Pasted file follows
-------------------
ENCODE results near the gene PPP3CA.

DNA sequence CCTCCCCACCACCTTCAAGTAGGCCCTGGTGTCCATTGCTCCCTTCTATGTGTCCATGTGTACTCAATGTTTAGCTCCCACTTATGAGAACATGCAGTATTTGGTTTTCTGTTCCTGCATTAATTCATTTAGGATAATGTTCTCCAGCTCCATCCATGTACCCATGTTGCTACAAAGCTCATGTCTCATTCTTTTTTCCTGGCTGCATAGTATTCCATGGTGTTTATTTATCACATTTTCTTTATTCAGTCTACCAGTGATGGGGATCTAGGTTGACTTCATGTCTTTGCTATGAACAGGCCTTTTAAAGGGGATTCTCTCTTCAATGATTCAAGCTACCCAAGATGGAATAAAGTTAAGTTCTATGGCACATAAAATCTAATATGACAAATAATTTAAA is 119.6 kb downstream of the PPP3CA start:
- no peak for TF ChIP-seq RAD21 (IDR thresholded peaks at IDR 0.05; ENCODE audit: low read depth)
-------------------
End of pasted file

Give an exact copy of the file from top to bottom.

ENCODE results near the gene PPP3CA.

DNA sequence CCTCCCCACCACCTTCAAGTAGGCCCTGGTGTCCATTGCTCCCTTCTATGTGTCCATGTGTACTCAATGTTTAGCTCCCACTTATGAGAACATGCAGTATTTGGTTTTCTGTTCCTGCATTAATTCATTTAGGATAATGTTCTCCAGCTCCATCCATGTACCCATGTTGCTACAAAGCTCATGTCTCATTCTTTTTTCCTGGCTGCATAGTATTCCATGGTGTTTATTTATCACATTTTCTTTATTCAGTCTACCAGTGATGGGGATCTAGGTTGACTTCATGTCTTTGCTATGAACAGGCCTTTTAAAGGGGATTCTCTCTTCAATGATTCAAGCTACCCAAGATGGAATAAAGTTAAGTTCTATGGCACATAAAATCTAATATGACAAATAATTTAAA is 119.6 kb downstream of the PPP3CA start:
- no peak for TF ChIP-seq RAD21 (IDR thresholded peaks at IDR 0.05; ENCODE audit: low read depth)